When you’re tossing and turning and sleep just won’t come, you’ll try anything – fancy pillow sprays, herbal remedies, hypnotherapy apps, desperately ringing up a pal and asking them to tell you a bedtime story.
In these dire situations, it’s worth giving acupressure a go, mostly because it’s free, easy to do, and if it doesn’t work you haven’t lost anything.
And actually, it just might work. Then you’ll get to drift off into rest and everything will be dreamy.
We chatted to Renata Nunes, a physiotherapist, massage therapist, and acupuncturist, who shared her guide to simple acupressure techniques you can do on yourself at home to help you get some sleep.
‘Chinese medicine understands insomnia as disharmony between Yin and Yang,’ Renata explains.
‘The energy between Yin and Yang must be harmonious and must flow into each other in a daily cycle. Yang energy should flow during the day and Yin energy at night.
‘Yang is brilliant energy, the sun, the day, occurs intensely, Yin is passive energy, at night, it occurs in a timid way. Someone with insomnia has a greater Yang tendency than Yin.
‘Treatment must find the balance between Yin and Yang, fire and water. In this case, fire is represented by the heart and water is represented by the kidney.
‘The ideal would be to make an assessment to check the disharmonies of each patient. However, in this time of isolation, we can work with some points to help calm the mind and sleep better.’
Don’t get put off by the Yin and Yang talk – you don’t necessarily need to buy into all of that to see benefits from acupressure techniques.
Ready? Let’s try these.
Acupressure to help you sleep
Yintang – to calm the mind
Apply gentle massage to the Yintang – the point in the centre of the forehead between the eyebrows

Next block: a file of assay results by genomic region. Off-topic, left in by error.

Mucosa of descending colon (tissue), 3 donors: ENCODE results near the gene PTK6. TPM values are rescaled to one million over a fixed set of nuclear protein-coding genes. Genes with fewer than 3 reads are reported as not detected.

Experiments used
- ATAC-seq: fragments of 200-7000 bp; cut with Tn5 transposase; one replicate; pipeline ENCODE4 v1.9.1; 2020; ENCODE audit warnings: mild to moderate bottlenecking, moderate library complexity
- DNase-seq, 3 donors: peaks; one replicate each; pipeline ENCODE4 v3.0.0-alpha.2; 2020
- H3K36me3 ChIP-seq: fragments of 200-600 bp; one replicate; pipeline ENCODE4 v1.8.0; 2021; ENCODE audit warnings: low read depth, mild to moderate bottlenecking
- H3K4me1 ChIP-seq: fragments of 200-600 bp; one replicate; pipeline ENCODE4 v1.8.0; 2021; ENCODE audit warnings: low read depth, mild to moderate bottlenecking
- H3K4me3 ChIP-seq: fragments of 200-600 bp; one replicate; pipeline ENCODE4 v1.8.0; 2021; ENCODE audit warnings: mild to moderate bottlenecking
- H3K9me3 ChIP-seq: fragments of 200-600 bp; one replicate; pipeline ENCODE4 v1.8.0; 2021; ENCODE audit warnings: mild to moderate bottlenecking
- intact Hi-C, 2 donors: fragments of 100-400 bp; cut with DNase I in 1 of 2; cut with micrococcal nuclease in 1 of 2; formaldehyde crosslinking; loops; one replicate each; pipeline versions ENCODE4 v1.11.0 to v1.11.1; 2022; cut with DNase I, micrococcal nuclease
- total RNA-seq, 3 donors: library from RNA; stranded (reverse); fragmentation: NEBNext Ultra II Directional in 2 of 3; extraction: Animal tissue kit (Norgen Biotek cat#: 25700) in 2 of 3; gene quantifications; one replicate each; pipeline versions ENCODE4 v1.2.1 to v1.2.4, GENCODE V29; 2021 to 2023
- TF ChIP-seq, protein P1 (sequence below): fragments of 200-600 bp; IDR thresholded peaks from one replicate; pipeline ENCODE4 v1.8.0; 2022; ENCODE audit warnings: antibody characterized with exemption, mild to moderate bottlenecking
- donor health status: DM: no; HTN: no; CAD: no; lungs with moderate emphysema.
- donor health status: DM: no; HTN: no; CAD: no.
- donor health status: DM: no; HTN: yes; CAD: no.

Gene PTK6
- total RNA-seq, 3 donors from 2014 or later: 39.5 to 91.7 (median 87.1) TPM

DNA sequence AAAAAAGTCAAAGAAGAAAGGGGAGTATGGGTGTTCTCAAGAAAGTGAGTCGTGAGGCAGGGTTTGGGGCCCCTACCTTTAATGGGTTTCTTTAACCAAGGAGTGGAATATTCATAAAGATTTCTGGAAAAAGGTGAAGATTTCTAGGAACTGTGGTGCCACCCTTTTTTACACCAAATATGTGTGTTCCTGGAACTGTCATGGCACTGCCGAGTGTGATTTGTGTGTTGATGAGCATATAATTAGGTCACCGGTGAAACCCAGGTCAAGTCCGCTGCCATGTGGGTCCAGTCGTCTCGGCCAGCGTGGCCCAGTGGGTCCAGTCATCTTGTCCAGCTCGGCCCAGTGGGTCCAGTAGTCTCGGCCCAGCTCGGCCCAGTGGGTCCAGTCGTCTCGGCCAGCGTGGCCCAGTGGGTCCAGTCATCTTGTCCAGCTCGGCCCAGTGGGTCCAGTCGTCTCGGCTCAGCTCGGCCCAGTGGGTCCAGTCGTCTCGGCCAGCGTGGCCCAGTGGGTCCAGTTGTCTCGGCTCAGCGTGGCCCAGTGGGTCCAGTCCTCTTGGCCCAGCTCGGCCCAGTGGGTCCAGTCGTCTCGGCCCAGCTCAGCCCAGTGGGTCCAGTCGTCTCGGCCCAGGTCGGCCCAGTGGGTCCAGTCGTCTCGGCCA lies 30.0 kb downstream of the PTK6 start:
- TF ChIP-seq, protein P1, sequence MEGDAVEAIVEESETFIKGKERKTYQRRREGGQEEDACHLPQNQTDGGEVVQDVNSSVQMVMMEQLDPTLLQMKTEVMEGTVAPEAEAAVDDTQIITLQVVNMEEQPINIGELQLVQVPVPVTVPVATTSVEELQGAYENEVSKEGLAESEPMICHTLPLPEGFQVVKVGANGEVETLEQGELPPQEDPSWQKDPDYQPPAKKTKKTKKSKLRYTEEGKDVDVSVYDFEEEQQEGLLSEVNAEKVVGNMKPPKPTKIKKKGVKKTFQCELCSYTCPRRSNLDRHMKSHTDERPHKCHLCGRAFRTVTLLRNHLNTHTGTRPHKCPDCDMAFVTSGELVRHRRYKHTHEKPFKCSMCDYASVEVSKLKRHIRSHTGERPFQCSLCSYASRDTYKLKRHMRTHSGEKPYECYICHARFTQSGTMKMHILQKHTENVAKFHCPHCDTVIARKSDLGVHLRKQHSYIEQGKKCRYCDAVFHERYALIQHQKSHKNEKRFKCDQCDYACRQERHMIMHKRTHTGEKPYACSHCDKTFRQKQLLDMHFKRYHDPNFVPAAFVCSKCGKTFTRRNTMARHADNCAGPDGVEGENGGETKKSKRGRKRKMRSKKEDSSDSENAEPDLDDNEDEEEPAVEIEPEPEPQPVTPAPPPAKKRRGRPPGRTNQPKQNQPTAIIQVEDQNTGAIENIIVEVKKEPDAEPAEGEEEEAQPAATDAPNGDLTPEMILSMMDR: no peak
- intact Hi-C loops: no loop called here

Yintang describes the point right between the eyebrows.
Renata says: ‘Make a very gentle massage between the inner ends of the two eyebrows in a circular motion clockwise.
Also you can tap the point with your fingertip.
‘As you apply the pressure allow all the muscles of your forehead to relax. This is a good point to calm the mind and insomnia.’
GV 20 – to dispel negative thoughts
Make circular movements at the point at the top of the head
This is at the top of the head, in the middle of the line that connects the apex of the two ears. You can press the point down and back.
Try making circular movements counterclockwise direction.
Renata says this technique can also help to relieve headaches.
Draw a vertical line from between your ring and pinkie fingers
Applying pressure to this area is said to help relieve insomnia, irritability, and chest pain.
‘Draw a vertical line between your fourth and fifth finger and stop at the crease of the wrist,’ Renata explains. ‘The point is at the height of the wrist crease next to the tendon.
‘You can press the point and make circular movements in a clockwise direction. Also, you can rub the whole wrist.’
Kidney 6 – to nourish kidney Yin
Gently press the spot in the depression below the ankle bone
This is the spot on the inner side of the foot, in the depression below the ankle .
Renata recommends pressing this point, making circular movements in a clockwise direction, and tapping it, to help ‘calm the mind, open the chest, and invigorate the kidney’.